The final piece in the series is  (. “I just wanted to think about my aggressive nature when it comes to the gumbo,” Dunn said. “I think I’m some kind of protector, preventing cultural appropriation.”

Delano Dunn, <em>Untitled (Flour)</em>, 2020. Courtesy of Brattleboro Museum and Art Center, Vermont. ” width=”867″ height=”1024″ srcset=”https://www.antheamissy.com/wp-content/uploads/2021/07/1626380357_83_In-the-Kitchen-Artist-Delano-Dunn-Dishes-Out-His-Familys.jpg 867w, https://news.artnet.com/app/news-upload/2021/07/Delano-Dunn-Untitled-Flour2020-254×300.jpg 254w, https://news.artnet.com/app/news-upload/2021/07/Delano-Dunn-Untitled-Flour2020-42×50.jpg 42w” sizes=”(max-width: 867px) 100vw, 867px”/></p>
<p class=Delano Dunn, , 2020. Courtesy of Brattleboro Museum and Art Center, Vermont.

But the series isn’t meant as a grand statement about the legacy of African American cuisine in Southern cooking traditions.

“I try not to think of the Black experience as a monolithic experience,” Dunn said. “I usually focus specifically on my experience as an aspect of the Black experience.”

 

Diane’s Gumbo

Shrimp Stock

2 white onions
2 celery stalks
2 jars oysters
shells from 2 lbs shrimp
2 packs of dried shrimp
2 packs of ground shrimp

Gumbo

1 red bell pepper, diced
1 bunch of green onions, diced
7 garlic pieces
3–4 white onions
4 celery stalks
parsley
2 bay leaves
black pepper
red pepper
salt
oregano
Creole seasoning
filé powder
2 cups of vegetable oil
2 cups flour
2 packs of chicken breast and/or wings
12 blue crabs (alive)
King, Dungeness and/or other crab
10 lbs shrimp (2 lbs with heads on)
4 types of sausage (andouille, kielbasa, ect.)

The night before, combine packets of dried and powdered shrimp, onions cut in quarters, celery cut in quarters, garlic, cleaned shrimp heads, and the oysters (and their juice) with cold water in a large pot.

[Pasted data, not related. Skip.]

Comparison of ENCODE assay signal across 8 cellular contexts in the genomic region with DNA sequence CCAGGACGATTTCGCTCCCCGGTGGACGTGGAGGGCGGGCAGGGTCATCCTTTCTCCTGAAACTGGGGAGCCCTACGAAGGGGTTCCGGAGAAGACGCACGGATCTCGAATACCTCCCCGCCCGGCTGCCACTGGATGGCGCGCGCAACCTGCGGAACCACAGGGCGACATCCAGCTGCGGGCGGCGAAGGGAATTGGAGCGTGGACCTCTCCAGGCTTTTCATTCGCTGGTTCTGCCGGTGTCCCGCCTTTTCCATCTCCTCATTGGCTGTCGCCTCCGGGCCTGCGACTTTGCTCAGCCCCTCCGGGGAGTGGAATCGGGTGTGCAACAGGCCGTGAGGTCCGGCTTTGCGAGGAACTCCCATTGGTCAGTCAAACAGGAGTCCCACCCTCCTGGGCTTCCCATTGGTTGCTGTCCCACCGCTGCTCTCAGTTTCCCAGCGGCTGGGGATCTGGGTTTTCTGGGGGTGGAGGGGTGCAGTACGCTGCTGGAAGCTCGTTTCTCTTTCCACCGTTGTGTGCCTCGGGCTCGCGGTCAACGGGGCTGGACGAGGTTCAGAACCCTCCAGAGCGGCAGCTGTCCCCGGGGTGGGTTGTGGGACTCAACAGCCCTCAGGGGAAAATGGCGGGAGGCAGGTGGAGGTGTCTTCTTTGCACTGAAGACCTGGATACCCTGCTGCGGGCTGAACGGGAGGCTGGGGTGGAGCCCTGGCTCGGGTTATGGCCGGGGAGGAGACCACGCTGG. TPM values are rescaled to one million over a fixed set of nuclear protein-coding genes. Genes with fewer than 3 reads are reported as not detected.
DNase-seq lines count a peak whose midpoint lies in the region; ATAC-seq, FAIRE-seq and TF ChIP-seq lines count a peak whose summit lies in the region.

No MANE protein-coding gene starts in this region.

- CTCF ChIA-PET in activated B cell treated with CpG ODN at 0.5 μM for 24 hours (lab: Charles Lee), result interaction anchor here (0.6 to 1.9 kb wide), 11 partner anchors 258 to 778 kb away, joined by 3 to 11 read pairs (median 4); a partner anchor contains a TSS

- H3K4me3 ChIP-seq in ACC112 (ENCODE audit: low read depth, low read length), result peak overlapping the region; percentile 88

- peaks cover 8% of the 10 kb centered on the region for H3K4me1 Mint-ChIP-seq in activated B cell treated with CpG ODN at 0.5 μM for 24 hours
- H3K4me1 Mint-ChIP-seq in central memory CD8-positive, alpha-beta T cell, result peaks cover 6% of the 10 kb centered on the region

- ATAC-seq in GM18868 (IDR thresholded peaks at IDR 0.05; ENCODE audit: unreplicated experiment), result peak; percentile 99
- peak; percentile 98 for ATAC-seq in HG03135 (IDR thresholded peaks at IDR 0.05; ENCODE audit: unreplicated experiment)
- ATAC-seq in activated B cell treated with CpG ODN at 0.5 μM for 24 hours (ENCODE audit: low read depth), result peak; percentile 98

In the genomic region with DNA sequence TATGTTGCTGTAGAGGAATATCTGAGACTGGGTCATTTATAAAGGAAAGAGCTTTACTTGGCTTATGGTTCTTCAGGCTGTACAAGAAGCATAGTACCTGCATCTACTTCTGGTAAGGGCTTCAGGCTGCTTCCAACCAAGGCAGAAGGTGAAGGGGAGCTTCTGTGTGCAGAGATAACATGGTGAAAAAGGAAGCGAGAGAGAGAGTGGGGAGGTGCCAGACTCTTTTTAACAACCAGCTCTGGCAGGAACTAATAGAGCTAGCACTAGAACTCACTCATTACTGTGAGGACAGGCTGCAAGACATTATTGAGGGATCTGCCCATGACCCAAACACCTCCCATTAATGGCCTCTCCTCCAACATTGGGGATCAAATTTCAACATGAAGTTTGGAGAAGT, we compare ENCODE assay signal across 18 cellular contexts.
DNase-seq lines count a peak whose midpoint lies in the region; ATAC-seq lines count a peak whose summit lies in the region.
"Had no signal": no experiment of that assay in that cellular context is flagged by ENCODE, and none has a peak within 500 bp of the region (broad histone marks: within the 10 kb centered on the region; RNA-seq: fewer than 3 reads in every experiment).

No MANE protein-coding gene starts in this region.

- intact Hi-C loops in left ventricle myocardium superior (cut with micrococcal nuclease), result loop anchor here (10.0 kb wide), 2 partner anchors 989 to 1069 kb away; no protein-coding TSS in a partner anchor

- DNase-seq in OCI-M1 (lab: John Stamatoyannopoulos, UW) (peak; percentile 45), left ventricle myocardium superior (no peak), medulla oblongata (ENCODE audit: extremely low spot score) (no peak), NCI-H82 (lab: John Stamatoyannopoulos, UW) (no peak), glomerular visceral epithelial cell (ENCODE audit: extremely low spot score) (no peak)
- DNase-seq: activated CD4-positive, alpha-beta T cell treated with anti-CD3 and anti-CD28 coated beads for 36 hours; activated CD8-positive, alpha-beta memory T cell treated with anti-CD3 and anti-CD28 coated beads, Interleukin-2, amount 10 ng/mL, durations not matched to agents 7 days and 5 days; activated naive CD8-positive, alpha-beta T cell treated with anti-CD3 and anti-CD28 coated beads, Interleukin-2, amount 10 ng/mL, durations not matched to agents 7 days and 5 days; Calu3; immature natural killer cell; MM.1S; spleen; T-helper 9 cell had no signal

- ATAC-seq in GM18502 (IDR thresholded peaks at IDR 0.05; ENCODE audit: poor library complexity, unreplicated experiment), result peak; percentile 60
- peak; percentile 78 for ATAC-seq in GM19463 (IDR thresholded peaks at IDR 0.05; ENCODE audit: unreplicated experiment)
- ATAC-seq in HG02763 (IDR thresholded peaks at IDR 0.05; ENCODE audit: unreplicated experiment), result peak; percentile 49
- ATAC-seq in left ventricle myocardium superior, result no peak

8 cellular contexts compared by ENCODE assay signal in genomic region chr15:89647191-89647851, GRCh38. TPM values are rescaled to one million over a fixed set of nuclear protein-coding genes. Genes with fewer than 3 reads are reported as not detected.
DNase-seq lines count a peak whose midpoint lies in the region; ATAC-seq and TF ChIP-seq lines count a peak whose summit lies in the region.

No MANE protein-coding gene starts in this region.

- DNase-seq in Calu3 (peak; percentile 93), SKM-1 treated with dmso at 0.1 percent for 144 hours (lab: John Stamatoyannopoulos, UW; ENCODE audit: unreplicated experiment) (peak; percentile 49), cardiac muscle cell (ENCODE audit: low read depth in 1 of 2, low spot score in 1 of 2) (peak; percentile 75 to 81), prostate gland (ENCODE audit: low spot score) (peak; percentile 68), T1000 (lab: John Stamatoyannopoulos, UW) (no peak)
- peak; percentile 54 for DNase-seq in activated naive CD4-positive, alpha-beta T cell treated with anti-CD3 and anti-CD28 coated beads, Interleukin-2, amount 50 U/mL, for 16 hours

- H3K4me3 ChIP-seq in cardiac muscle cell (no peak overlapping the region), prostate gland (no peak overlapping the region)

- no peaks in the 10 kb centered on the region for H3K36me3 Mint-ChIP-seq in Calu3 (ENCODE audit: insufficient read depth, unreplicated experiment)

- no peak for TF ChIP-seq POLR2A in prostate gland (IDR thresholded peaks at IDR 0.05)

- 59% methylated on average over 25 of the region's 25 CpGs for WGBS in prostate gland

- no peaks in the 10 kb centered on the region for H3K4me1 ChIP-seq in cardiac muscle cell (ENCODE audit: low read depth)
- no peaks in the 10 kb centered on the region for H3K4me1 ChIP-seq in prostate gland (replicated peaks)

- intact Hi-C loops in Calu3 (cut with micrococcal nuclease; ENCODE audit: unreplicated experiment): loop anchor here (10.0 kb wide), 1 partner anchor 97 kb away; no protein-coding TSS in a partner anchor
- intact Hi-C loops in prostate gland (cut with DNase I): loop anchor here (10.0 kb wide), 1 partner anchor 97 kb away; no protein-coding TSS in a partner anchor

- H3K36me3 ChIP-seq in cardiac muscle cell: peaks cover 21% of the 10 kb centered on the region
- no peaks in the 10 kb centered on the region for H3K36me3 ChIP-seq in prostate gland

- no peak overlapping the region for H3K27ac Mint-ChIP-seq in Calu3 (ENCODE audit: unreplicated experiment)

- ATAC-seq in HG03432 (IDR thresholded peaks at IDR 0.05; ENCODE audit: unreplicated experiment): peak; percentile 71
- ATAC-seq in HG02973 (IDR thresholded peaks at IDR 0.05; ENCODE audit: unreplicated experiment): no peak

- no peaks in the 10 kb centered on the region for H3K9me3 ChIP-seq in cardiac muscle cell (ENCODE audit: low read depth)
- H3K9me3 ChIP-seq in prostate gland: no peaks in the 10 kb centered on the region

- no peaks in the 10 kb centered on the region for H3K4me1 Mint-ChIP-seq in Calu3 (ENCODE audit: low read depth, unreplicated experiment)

Boil and then let simmer as long as possible for a richer taste. You may add water during the summering process as needed.

Strain and cool stock and then refrigerate.

Cook chicken and sausage in separate skillets. This can be done a day in advance and refrigerated.

Heat up the stock in a large pot.

Heat oil in a large cast-iron skillet and add flour, stirring constantly, careful not to let it burn.

After roux reaches the color of milk chocolate (45 minutes to an hour), add the bell pepper, onions, and celery. Lower heat and cook until vegetables are soft. Continue to stir constantly.

Add sausage and chicken to hot stock. Cook for 20 minutes.

Add roux mixture to the stock and season with the bay leaves and powdered ingredients (parsley, black pepper, red pepper, salt, oregano, and Creole seasoning). Cook for another 20 minutes.

Add filé powder and let the gumbo thicken. You can always add more roux if your gumbo is not thick enough, or a little chicken broth or bottled oyster juice if it’s too thick.

Add green onions. Add shrimp and crab. Cover and cook for a few minutes.

Taste and see if you need more salt, pepper, etc. Serve over rice.